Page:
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Old 10-15-2009, 07:07 AM
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If Brittney Blue has metallic in it

I think 400 might be a little agressive; but if it doesn't then 400 will be fine.
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Old 10-15-2009, 07:24 AM
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Quote:
Originally Posted by bubjel
I think 400 might be a little agressive; but if it doesn't then 400 will be fine.
400-600, oops even 320 da will work,just to knock down the dirt and runs then the scuff pad will do most everything else or sand everything flat again(no orange peel) start with 400 and then 600 thats cool too I just didnt want to complicate things any more than I had too.....I see you've painted a few too.Bub J

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Old 10-15-2009, 10:07 AM
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Quote:
Originally Posted by deadbodyman
If you do reclear remove old paper and tape and redo that to old paint can fly off and land in your beautiful paint job ....and it only happens on the last coat for some reason...
That's what happened when I sprayed the clear coat after the base. Only in one spot at the door where I had plastic masked off to cover the interior. The plastic vibrated and parts of the base coat over spray blew off and landed in the clear. ARRRRRGh!!!

I did some more wet sanding and buffing last night and it's not looking as bad as I thought. There's a couple pin holes and clouds on the horizontal flat surfaces like the roof and below the rear window but the vertical areas actually look decent. I'm only looking for a driver paint job. I don't plan to show it. Just drive it until some crack head in my fair city puts a gun to my head in an intersection and takes it from me. Then I'll make an insurance claim and get another one to work on. As long as I didn't get shot in the process.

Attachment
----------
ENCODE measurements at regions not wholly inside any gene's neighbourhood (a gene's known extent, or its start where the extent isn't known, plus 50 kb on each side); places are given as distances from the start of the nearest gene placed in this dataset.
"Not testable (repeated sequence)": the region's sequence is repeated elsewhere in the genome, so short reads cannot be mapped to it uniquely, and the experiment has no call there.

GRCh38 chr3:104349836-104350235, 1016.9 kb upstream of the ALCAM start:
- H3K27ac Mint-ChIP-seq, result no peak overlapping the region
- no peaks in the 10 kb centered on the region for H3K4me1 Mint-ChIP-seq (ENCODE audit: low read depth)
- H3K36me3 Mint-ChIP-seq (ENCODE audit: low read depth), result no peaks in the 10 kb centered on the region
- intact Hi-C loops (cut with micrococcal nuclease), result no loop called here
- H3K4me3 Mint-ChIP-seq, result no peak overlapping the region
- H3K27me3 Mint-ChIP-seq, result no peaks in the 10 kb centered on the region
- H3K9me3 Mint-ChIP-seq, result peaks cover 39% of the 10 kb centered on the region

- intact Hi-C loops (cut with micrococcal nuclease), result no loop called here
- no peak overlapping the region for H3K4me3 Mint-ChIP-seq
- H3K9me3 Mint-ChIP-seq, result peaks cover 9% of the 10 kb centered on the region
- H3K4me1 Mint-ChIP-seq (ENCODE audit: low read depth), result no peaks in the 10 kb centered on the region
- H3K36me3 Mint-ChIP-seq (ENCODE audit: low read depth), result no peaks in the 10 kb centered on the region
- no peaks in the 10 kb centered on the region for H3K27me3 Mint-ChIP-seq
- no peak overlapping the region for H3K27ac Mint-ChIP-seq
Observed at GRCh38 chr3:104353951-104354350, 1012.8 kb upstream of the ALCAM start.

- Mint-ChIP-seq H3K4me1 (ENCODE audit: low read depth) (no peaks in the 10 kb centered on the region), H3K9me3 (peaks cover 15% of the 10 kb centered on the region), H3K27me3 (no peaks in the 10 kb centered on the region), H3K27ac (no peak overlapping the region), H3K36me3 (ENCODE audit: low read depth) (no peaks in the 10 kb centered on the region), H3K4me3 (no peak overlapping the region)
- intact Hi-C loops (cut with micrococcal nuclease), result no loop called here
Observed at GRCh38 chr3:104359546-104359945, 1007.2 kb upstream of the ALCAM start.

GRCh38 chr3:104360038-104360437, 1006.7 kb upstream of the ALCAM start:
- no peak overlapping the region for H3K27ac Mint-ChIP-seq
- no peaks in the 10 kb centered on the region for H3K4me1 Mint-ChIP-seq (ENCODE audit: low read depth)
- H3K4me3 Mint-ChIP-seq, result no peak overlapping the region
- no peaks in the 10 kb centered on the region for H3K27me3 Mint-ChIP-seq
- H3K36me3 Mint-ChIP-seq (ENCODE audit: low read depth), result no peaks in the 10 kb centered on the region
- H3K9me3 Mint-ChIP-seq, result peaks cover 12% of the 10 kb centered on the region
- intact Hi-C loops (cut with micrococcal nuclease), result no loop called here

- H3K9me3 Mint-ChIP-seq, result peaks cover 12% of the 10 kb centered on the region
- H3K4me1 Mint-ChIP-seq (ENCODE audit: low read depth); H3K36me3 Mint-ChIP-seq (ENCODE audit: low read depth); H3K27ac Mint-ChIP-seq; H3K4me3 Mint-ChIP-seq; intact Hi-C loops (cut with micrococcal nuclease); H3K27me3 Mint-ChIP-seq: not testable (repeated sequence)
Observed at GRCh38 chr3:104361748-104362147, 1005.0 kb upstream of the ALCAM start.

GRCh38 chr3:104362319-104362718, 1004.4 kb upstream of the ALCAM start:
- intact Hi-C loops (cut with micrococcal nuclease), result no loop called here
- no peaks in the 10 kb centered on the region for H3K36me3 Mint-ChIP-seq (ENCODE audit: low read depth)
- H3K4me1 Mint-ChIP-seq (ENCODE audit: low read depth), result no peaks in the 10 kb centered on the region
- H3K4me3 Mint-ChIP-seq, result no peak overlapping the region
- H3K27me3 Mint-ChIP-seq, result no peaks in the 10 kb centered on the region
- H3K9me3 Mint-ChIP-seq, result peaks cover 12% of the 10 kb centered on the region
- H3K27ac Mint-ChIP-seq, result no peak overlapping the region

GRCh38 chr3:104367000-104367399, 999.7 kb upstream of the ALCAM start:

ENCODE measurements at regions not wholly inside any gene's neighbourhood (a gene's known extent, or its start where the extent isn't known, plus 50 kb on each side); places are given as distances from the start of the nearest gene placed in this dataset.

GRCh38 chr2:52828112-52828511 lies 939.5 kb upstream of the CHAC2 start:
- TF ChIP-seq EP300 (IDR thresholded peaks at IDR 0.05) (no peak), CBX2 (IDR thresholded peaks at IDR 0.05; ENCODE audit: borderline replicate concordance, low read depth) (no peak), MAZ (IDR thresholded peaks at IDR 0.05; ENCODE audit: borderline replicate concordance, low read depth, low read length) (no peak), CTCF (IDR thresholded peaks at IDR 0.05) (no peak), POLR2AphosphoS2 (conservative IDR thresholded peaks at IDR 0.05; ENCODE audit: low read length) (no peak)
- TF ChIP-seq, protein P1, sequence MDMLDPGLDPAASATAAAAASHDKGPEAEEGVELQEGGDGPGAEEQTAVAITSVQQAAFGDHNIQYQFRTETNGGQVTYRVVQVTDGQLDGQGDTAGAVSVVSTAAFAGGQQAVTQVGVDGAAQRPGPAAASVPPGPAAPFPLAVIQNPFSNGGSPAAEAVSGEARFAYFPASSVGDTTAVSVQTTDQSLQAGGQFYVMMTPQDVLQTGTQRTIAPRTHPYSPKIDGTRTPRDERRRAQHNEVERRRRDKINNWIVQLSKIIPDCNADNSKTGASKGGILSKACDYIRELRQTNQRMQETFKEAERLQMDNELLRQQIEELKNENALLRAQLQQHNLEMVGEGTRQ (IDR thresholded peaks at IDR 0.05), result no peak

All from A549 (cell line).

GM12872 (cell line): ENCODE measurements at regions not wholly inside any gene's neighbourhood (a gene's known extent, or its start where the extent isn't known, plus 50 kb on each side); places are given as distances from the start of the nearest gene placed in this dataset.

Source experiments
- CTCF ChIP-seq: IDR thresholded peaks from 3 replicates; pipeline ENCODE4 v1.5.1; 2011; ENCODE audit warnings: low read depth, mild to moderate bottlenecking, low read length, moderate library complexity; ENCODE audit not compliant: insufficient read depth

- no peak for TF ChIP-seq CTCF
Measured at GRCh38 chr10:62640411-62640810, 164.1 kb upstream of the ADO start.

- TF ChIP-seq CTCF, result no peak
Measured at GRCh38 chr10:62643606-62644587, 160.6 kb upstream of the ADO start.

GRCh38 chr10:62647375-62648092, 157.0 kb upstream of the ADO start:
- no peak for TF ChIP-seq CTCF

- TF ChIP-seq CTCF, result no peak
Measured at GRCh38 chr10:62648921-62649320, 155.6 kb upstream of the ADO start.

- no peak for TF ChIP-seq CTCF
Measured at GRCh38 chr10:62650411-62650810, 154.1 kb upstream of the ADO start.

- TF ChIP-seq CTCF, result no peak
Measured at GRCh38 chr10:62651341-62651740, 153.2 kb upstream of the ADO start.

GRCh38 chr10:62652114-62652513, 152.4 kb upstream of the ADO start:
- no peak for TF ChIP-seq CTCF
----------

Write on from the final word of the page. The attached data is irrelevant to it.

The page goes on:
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Old 10-15-2009, 11:46 AM
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Exactly, your clearcoat is now like a sealer to spray on, and will make a good surface to paint on, provided it is sprayed decent, or at least sanded fairly flat. And being the basecoat color shows through, coverage of your new base should be somewhat easy to achieve. Your new coats of base should cover the cloudiness, and clear up the blotchiness of the old metallic, provided you can spray the new stuff well.
I wouldn't go 400 for a metallic. Around 600 should be in the ballpark. You will want to avoid cutting through your clear into the base underneath if you can help it, which could give you other headaches when you shoot new base/solvents over it.

The chromabase should be a bit easier shooting a metallic. The knock on chromabase seems to be for a pricier line, it seems to have more coverage issues then other brands comparable lines, so your best off shooting it over what duponts recommended shade of valueshade primer/sealer. Being as you already have shot your color, and are reshooting for your blotchy metallic and cloudiness issues, coverage really shouldn't be an issue.
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Old 10-15-2009, 12:15 PM
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You'll be fine as long as your happy BC/CC is a tough one to start out on...as long as you enjoyed it and want to do another,your ahead. Right Ken?
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Old 10-15-2009, 12:47 PM
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I agree that you should finish the job yourself. Based on what you have said , I think you have a gun that was not cleaned properly, or a loose or damaged teflon seal on the gun needle shaft, or the packing nut is too tight and restricting the free movement of the needle. In short it might be the gun is spitting. After verifying these are or are not your problem, then test spray about 3 ounces of strained top coat on a piece of cardboard.